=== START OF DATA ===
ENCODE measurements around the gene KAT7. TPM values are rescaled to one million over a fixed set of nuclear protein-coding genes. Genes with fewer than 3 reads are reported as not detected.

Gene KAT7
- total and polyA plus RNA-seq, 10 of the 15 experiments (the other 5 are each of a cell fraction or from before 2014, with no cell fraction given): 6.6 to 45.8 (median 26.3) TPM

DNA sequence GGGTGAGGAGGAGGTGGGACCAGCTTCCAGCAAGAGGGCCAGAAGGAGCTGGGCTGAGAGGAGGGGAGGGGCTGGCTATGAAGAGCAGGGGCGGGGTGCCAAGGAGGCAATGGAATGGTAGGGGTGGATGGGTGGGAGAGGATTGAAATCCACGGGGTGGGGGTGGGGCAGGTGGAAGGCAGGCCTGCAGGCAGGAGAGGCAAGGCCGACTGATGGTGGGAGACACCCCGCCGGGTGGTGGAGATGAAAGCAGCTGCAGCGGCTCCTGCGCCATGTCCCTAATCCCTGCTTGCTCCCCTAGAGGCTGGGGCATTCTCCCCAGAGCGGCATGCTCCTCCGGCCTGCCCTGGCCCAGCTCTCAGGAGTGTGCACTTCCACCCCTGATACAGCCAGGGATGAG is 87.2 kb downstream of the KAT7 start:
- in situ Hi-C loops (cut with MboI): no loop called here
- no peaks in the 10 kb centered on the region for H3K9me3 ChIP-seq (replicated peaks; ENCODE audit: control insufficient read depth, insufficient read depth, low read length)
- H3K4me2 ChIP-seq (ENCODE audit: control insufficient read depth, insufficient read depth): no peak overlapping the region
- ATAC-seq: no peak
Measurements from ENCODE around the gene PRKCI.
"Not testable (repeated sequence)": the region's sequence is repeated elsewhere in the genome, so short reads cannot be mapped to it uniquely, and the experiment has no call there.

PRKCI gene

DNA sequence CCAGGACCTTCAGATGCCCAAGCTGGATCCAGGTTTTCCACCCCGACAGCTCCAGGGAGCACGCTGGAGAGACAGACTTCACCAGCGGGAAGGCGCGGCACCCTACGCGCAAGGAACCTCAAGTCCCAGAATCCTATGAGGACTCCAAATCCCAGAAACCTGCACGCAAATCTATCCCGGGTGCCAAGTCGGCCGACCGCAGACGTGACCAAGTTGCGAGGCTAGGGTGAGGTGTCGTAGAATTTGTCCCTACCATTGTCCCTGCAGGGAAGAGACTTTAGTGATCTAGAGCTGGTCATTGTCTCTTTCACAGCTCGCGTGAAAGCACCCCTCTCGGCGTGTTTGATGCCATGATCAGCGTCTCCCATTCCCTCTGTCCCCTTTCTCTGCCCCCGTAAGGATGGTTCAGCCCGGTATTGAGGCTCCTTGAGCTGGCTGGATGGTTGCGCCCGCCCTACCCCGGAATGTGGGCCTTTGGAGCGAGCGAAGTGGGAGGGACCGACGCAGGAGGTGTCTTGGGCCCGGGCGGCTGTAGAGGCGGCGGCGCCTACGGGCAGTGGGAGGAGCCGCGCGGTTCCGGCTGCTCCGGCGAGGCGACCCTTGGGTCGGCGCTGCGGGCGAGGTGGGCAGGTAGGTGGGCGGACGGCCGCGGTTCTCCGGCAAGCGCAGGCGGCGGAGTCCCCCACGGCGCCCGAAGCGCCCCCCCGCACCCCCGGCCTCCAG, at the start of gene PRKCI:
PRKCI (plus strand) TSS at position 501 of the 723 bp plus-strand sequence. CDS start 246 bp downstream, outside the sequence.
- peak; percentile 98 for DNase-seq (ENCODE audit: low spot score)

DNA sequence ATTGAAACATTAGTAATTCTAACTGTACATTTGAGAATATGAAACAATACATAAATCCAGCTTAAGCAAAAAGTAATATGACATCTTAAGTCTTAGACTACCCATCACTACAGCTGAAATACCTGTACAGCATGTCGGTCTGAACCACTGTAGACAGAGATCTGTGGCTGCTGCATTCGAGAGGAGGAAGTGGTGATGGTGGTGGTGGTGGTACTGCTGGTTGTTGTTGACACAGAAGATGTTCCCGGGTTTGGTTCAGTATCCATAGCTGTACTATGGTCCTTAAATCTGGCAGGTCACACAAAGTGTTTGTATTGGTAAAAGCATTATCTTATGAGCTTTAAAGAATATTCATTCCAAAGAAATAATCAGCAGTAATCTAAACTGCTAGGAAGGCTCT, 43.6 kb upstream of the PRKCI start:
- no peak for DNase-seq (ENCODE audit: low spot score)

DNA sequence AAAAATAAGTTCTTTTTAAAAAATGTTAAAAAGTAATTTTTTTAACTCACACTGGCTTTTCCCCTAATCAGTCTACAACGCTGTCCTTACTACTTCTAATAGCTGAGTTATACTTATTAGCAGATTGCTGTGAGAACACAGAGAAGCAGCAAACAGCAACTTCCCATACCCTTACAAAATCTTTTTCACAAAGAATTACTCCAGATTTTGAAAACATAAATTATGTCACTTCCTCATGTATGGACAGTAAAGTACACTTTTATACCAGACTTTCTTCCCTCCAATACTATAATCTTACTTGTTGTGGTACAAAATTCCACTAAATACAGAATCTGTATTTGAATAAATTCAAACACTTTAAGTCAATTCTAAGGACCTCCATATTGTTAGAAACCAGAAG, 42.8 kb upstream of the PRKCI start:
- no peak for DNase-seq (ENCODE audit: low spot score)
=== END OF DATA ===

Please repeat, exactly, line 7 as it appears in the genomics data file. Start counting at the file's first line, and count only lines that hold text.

- H3K4me2 ChIP-seq (ENCODE audit: control insufficient read depth, insufficient read depth): no peak overlapping the region